“6 I am writing these things to you about those who are trying to lead you astray. 27 As for you, the anointing you received from him remains in you, and you do not need anyone to teach you. But as his anointing teaches you about all things and as that anointing is real, not counterfeit—just as it has taught you, remain in him”

          These sorts of things, including the priesthood of believer (no added “s”), soul competency are no longer taught in much of SBC land. It seems to be weighted on obeying YRR elders or leaders. I was always taught that growing in wisdom was part of the point. But now we have this idea some Christiansen title can act as the Holy Spirit for us. Sad stuff.

          Being asked to serve on a non profit board should be a huge time consuming responsibility if you are doing it right. Otherwise, say no. We can see such lack of fiduciary responsibility with the IMB trustees. we desperately need people who are serve for the right reasons and not willing to be yes people rubber stamps.

            Tom

            Why are these people willing to be just rubber stamps?

            Tom

            Lydia:

            You reckon we will ever get some serious answers as to how over 210 million dollars was overspent? This was not their money they were spending!

              Lydia

              Tom, would you really trust their answers at this point?

                Tom

                Lydia:

                I would not trust their answers at this point. What amazes me over 1000 missionaries called home and the crickets are chirping from the SBC leaders. If the shoe was on the other foot with the “moderates” leading the SBC their would be an outcry that would be unbelievable. These SBC leaders are hypocrites!

                  Lydia

                  Tom, they are replacing them with a new and improved plan. That was the point all along. Actual people….human beings….don’t matter. How silly of anyone to think so after the patterns of behavior over the last 10 years.

                  And the really clever part is they can even add a clause in the early retirement contract you cannot say anything deemed negative by the powers.

                  They should not have worried as most would not say anything negative anyway. They are looking for jobs now. Some of them might even believe their leaders are Gods special anointed chosen who are not capable of political strategies.

                  It is good to be celebrities with power in the Name of Christ. No?

                  What Jesus Christ has to do with any of it anymore is beyond me. At some point people should wake up to the deceptive patterns of behavior but most don’t seem to care or are afraid to question.

                    Tom

                    Lydia:

                    The SBC missionary force, IMO ,will get even smaller and it surely can not be the leaders fault–definitely being snarky!

                    Lydia

                    Tom, I think the numbers will be larger with the methods totally different. Don’t dicount the whole cult of personality focus that surrounds that movement. If David Platt calls them to “serve”, they will. They just had 8 thousand adoring fans with mush for brains attend T4G with CJ Mahaney preaching on Job. These guys buy anything. And they will be radical about it while he goes to his plush office with a 6 figure income.

                    I have heard snippets of ideas of more short term missions with some outside fundraing for support and such. Who knows. It is not something I expect them to be transparent about. It will all be packaged in Jesus wrapping paper, complete with a celebrity Christian bow and sold as Gods plan. And people buy it.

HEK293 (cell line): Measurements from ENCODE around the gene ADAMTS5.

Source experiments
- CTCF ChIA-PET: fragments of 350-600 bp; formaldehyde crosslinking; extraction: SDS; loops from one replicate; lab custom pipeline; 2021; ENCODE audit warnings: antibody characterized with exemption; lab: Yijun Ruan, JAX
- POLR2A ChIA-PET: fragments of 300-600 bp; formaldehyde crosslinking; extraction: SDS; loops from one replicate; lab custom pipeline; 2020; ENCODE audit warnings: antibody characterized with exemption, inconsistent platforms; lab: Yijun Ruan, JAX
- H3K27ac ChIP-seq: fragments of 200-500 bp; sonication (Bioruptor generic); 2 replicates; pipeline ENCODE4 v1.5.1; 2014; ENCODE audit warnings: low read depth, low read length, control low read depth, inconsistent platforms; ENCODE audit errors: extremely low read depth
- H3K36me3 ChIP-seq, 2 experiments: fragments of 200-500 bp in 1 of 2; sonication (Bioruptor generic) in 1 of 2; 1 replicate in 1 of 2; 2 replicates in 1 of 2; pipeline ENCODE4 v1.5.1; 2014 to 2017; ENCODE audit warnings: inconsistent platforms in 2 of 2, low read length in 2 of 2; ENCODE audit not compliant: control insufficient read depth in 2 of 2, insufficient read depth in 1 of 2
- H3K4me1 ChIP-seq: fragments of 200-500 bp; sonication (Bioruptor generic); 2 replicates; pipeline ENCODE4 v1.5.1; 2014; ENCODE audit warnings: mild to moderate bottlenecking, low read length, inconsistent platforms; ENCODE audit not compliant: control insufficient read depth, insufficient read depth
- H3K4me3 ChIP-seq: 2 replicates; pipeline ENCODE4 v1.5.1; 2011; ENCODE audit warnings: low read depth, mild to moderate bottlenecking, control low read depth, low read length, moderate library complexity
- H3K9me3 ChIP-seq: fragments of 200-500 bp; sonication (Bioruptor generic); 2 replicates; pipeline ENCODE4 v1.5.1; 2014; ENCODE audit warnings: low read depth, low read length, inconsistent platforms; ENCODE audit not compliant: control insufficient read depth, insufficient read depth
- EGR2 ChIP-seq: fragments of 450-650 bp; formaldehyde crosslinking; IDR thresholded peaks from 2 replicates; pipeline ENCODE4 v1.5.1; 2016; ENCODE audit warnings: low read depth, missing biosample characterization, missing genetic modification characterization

Tom

Alan: I have been a SBC member for over 42 years now. Particularly since 1979 so much talk about accountability under the new way–I just have not seen it and we are fast moving towards 40 years of the new way. The leaders do what they want and expect to be unconditionally supported.

    Alan Atchison

    Tom,

    I fear you are right. I’ve been a member of an SBC church a large chunk of my life, and I do get the feeling we are being pushed toward a more top-down, elder-led-inspired model of denominational control.

    Many years ago, a “moderate” pastor heading a First Baptist church in the town where I worked, told me the conservative takeover wasn’t about doctrine, but about power and money. I respectfully disagreed. I was too young to be involved in the conservative resurgence, but I remembered it happening and studied it years later, and found the fight for the Bible and conservative principles important. Unfortunately, today, I see the seeds of this type of fight being about control and money being used as a hammer to pound the smaller agencies into submission.

    If the SBC is to be saved, these secrets must stop.

Jon Estes

“Will the GCR Live To Turn Fifteen?”

I do not think it lived to turn 5… if that.

I rememberwhen it was put before the convention. I thought then that it was pointless. The convnetion is not going to tell 7000 people (mostly not pastors) to lead their church to be more evangelistic and it happen. Most pastors it seems attend the convention for reasons other that the business meeting. It has been my experience, it is a time to get away fron the headache of their churches and see old friends… andmaybe rub shoulders with one of the elite.

Maybe I am wrong but the convention telling the churches to reach the world is like a pastor telling His church. A few Amens… a short lived visitation program… more meetings and programs… little evangelism. Then back to survival.

To many churches have told and do tell their pastors to quit being evangelistic. Been there (twice) and it hurts more than being asked to leave.

Keeping the report hidden is not the problem. Whatever it says will not change a thing until the hearts of the people in the pews come to the point thay want to really reach the world for Christ. Then and only then will the CP dollars rise quickly – baptisms increase exponentially and revival breaks out.

If we would harvest the fields as much as we fuss about “stuff”, maybe we wouldn’t need a GCR.

Got to go guys – church is starting soon and need to be there. I am the pastor after all. Preaching on Phillippians 4:1-13 – Living a Life of Rejoicing. We gonna have fun.

Come visit us.